_{c}
, etc.) [9].

## 3.2. High-resolution spectroscopy beyond temporal inhomogenous broadening

PCFS also opens a perspective for performing high resolution spectroscopy despite the presence of broad, fast, continuous spectral fluctuations, as reported on most emitters - often down to low temperatures [6]. This point is illustrated Fig. 3, showing the result of a PCFS experiment simulated for a doublet undergoing fast stationnary Gaussian fluctuations over a range σ much broader than the doublet separation Ω (here σ=5Ω), with an exponential correlation function *C*(τ) (Ornstein-Uhlenbeck fluctuation process) with τ
_{c}
=5 *µ*s.

Observed in conventional spectroscopy, the transition would appear as a Gaussian lineshape of width σ, and the existence of the underlying doublet would remain unnoticed. PCFS, in comparison, reveals a completely different pattern. Here again, the intensity correlation functions were found strongly dependent of *δ*
_{i}
[Fig. 3(a)], and, measured for different values of *δ*
_{i}
, provided the distribution *p*
_{τ}(ζ) [Fig. 3(b)
(c)]. As seen in Fig. 3(c), the distribution *p*
_{τ}(ζ) - broad (here a Gaussian of FWHM=2σ) over durations τ>τ
_{c}
- progressively narrows when τ<τ
_{c}
. This is consistent with the fact that for photons separated by delays τ shorter than the fluctuation correlation time τ
_{c}
, fluctuations are increasingly seen as “frozen” as τ→0.

Due to this fluorescence line-narrowing effect, the doublet can be resolved over short timescales, as seen from the quasi-periodic oscillations (of periodicity 2*πc*/Ω in *δ*
_{i}
) appearing in the intensity correlation function *g*(τ) when τ~5 ns [Fig. 3(b)], which translate into the lineshape of *p*
_{τ<5ns}(ζ) expected for a static doublet, i.e. a triplet of intensities (1/4,1/2,1/4) at frequencies (-Ω,0,Ω) [Fig. 3(c)]. A corollary of the fluorescence line-narrowing effect is an increased coherence length of the emitter, coherence in the transition emission (i.e. *g*(τ)<1 in Fig. 3(b)) remaining visible over short timescales τ≪τ
_{c}
although we have *δ*
_{i}
>5 mm≫Λ, i.e. even if the optical path difference is much larger than the bare coherence length Λ=120 *µ*m of the emitter, when no fringe would be observed in standard Fourier spectroscopy.

## 4. Experimental properties

From a technical standpoint, the intensity correlation measurements at the basis of PCFS can be considered as an intensity homodyne detection, where the oscillating intensity detected by a photodiode is demodulated by the oscillating intensity detected on the other photodiode. A first consequence of this observation is that PCFS directly provides the envelope of the Fourier transform interferogram of the radiation field, without the complex demodulation schemes usually involved in scanning Fourier spectroscopy.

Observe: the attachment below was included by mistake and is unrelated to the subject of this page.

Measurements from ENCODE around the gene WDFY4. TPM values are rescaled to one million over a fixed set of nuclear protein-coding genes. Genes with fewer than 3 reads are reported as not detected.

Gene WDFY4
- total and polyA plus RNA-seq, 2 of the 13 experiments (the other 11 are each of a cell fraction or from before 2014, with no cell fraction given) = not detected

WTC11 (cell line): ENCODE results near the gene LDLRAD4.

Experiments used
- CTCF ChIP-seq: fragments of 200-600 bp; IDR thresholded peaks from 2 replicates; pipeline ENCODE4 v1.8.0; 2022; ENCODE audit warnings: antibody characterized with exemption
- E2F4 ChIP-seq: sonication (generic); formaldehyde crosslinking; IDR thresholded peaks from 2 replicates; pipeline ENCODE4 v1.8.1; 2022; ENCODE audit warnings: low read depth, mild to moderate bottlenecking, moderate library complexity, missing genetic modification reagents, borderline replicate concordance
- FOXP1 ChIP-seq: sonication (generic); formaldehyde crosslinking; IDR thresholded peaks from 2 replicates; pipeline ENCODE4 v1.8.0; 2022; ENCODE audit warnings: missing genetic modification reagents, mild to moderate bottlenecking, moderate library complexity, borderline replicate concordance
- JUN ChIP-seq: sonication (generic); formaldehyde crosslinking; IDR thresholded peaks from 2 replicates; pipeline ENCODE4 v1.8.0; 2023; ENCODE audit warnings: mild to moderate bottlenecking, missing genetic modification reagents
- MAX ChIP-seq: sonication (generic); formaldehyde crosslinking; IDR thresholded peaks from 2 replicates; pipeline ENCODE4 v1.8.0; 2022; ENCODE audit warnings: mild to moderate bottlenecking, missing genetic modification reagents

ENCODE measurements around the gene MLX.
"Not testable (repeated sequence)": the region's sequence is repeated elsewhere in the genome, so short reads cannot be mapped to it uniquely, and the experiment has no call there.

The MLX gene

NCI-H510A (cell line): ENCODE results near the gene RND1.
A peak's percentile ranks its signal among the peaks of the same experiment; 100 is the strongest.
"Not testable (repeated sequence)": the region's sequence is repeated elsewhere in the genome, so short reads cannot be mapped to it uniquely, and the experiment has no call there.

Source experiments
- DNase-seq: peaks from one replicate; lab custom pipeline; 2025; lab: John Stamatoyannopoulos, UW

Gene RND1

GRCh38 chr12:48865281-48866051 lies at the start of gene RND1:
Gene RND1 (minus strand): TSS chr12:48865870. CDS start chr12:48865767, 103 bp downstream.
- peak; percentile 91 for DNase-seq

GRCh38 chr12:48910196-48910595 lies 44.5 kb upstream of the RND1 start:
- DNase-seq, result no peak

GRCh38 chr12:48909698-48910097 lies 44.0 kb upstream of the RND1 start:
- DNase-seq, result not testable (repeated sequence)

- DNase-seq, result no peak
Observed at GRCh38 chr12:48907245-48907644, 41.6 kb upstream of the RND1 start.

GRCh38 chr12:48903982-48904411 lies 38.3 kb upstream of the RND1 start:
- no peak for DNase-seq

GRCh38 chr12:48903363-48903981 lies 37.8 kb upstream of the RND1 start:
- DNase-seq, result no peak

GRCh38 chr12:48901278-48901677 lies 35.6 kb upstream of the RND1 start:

Secondly, the self-demodulation process implies that the shape of *g*(τ) is robust against fluctuations in the scanning velocity *V* (as caused by stick-slip and vibrations in the translation stage), and is independent of the exact average frequency *ω*
_{o} of the transition, making PCFS intrinsically insensitive to rare, large spectral jumps which often limit the measurement time of laser spectroscopy experiments (e.g. the PCFS inversion formula (Eq. 8) is indeed independent of *V* and *ω*
_{o}). Numerical simulations (not shown) confirmed this analysis. For example, random velocity fluctuations of 30% were found to have no significant impact on any of the simulated results presented in Fig. 2 and Fig. 3.

Finally, we note that PCFS also offers high time and high spectral resolution over a broad range of frequencies and timescales, contrasting with laser spectroscopy, which - because of its very scanning nature - only provides high time and spectral resolutions simultaneously in the limit of vanishing spectral ranges.

## 5. Conclusion

Replacing the beamsplitter of a Hanbury-Brown Twiss detection system by a scanning Michelson interferometer allows the measurement of spectral fluctuations of a transition at high spectral resolution, down to timescales as short as the transition excited state lifetime, even for weak emitters.

In solid state physics, this photon-correlation method indicates how to transform standard single-molecule Fourier spectroscopy experiments [13] in order to explore the relation between lineshape broadening and decoherence in molecules and semiconductor quantum dots, as well as the dynamical interactions of these systems with optical fields and their nanoscale environment. Implemented in a fluorescence correlation spectroscopy (FCS) experiment, PCFS might also provide some insight into the spectral dynamics of nanoscale emitters under the influence of chemical reactions, conformational changes or intermolecular interactions in liquid environments.

## Acknowledgments

We are grateful to J. Enderlein for his help in the fast computation of intensity correlation functions [14]. This research was funded in part through the NSF-Materials Research Science and Engineering Center Program (DMR-0213282) and the Packard Foundation.